Since my last post, quite some time ago, about setting up a Flickr account and hosting my images there, I’ve had precious little to add to it. Business and family priorities have occupied me and there have been very few photo and video opportunities in the last few months. That said, I still carry around an EM5 mk3 paired with an M.Zuiko 14-150mm ‘walking about’ lens, which does a great job when opportunities do present themselves. The images here are a few you may have missed if you don’t follow my social media.
After a quiet few months, I’m looking to pick up the pace of photo and video work again. So I thought I’d start by reworking my main Portfolio. Many photographers share images and then simply house a back catalogue of an overall body of work, sometimes loosely categorised perhaps by genre, location or style. Leaving a sort of ‘warts and all’ breadcrumb trail of their progress. But many do this without curating a showcase of their best work. And yet it’s a really useful exercise for several good reasons.
In my case, a primary reason for creating a ‘best of’ is, of course, to demonstrate to potential clients my capabilities as a ‘semi-pro’. But in reworking the selection, the exercise itself has clarified another couple of good reasons to look carefully over a body of work and think about what really works and what doesn’t – even though in the past some of the ‘what doesn’t’ has been shared and received good feedback on social media!
Flickr allows for a Portfolio of 25 images to be selected from your Photostream and used as a showcase on your About page. And since I’d always limited myself a dozen or so on my website I’ve reworked it accordingly to match up with the Flickr selection. I’ve dropped quite a few images which I had really liked, but which were included based on a slant to a location I enjoy or based on a memorable shoot. In other words they had found their way onto my portfolio due to a personal emotional connection, and not necessarily due to photographic merit. So in carrying out this exercise, which has taken a good deal of time and thought, I’ve tried to approach it from the standpoint of being a competition judge. In other words not allowing any bias towards a particular location, and, of course, ‘ignorance’ of any enjoyment in capturing the image.
And it has been quite an eye-opener. It hurt to lose some images which meant a lot to me, but which from an objective standpoint really had no place being in my showcase portfolio, despite lurking there quietly for some time! I hope that my portfolio now demonstrates more clearly my capabilities as a photographer rather than including too many ‘nice memories’. That’s not to say that every image in the portfolio at the moment came as a result of overcoming adversity and challenges. Naturally, many of them were captured in circumstances which were extremely enjoyable. Otherwise, what’s the point in pursuing photography in the first place?
However, as I mentioned in my preamble, there were other trends which emerged from the time spent examining my back catalogue. Firstly, it reinforced the inadvertent style I appear to have developed over the last few years not just in terms of capturing but also in postprocessing. Whilst I tend to desaturate colour, most images still appear to have quite a strong hue palette, but this appears as a result more of generally darkening images, even those captured in bright circumstances, and applying significant contrast. I have found myself looking to almost create a 3-D effect in some instances, and have always had a great interest in conveying depth in images in a 2-D medium.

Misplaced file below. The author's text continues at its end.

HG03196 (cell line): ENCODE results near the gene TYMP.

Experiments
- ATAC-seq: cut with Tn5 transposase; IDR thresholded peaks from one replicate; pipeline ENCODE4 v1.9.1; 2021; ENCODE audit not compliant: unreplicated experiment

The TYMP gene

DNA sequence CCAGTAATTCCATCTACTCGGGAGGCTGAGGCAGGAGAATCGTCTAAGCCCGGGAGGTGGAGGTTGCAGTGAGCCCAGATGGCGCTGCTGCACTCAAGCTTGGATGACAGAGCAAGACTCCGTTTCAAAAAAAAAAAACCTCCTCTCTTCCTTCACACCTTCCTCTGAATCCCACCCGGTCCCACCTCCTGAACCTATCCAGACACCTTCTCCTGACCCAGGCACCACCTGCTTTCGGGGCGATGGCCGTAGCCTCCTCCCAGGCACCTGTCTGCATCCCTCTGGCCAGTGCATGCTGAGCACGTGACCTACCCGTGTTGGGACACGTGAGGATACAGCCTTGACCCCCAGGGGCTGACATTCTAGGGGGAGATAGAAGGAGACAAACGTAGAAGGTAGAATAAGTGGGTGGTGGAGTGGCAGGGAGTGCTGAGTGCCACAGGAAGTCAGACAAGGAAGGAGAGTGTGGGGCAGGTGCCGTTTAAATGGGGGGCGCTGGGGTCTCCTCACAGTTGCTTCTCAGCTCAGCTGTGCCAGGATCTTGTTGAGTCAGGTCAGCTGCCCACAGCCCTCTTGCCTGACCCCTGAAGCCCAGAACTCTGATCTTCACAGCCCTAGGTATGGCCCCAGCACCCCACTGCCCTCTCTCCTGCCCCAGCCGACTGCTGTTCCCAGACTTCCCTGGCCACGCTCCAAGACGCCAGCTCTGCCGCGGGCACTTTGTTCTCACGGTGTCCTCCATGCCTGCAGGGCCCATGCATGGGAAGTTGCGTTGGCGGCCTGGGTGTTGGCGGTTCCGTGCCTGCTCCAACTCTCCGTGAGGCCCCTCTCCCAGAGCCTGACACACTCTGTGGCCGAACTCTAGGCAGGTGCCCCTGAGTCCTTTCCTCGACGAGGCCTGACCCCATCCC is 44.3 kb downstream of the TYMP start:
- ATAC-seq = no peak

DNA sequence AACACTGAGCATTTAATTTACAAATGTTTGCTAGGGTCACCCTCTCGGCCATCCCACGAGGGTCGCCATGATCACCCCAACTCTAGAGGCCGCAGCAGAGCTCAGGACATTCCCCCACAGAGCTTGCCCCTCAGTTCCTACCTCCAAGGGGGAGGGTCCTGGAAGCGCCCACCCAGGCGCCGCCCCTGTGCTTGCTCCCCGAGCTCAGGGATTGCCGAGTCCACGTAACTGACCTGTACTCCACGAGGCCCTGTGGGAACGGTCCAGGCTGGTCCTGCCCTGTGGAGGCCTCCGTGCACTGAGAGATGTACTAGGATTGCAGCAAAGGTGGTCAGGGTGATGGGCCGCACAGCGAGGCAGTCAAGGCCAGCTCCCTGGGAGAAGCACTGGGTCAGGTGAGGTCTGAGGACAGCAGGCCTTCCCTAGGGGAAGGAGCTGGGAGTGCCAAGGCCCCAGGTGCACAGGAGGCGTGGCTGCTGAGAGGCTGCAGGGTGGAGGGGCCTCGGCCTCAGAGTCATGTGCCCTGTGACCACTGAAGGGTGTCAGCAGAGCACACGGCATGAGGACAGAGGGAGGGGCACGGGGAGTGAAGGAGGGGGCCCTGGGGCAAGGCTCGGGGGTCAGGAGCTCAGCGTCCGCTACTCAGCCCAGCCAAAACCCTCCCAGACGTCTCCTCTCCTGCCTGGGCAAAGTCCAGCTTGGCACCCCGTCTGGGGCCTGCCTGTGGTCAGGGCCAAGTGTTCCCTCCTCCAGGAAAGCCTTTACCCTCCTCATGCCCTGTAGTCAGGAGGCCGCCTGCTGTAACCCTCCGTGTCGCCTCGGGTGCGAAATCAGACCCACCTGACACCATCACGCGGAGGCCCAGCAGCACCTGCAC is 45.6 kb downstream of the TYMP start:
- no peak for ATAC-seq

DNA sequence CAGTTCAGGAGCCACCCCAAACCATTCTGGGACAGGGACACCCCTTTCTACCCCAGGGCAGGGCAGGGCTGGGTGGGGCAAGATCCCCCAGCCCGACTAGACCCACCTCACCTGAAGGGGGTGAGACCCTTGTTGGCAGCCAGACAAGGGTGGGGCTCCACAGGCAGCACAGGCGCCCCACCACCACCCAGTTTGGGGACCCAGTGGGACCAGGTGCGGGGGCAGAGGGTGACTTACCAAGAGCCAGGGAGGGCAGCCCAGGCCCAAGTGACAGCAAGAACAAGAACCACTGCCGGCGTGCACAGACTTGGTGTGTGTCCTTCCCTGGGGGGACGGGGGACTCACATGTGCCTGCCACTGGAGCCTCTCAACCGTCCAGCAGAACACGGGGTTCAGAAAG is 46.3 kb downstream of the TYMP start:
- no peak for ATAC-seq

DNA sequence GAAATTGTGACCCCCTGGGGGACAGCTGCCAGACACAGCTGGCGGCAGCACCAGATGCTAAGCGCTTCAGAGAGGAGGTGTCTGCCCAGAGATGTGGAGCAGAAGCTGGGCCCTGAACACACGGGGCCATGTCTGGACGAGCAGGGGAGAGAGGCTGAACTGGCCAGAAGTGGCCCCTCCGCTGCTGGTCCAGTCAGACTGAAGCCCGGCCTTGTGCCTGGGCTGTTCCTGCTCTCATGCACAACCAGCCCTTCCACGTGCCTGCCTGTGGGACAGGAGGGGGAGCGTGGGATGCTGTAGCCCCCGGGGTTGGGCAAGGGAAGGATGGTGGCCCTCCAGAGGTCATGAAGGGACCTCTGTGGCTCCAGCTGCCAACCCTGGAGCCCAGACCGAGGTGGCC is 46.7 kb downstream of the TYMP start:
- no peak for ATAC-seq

This is more apparent when viewed on the Flickr portfolio because they are lumped together as single masonry block of thumbnails and allow a single view direct comparison, as opposed to how they are laid out on my own Home page. But I found it interesting to see how even though each image is captured and processed based on its own merits, a strong trend is appearing in my body of work, and those most likely to find their way into my portfolio particularly illustrate the trend.
The second aspect of value I have gained from carrying out this exercise is to clearly identify areas which need improvement in my work. This is probably less apparent on the portfolio itself, but in looking over my entire catalogue I can see areas where much more work is needed. Perhaps if at some point in the future I do manage to rectify any bad habits I’ll share these improvements with you, in the meantime I prefer to keep them to myself! It was interesting to note the extent to which positive engagement from social media had little to do with my final selections for the current portfolio. It certainly highlighted that it’s not necessarily the best idea to simply include images which prove popular!
So as I go into the second half of 2021 with a renewed enthusiasm for photo and video work, spending some time taking stock of where my current standard lies and creating some personal objectives going forward has proved to be a very useful exercise. If you don’t have a showcase portfolio, or perhaps like me haven’t reviewed it for some time, I can strongly recommend it as a useful tool to re-evaluate your craft, and generate new enthusiasm.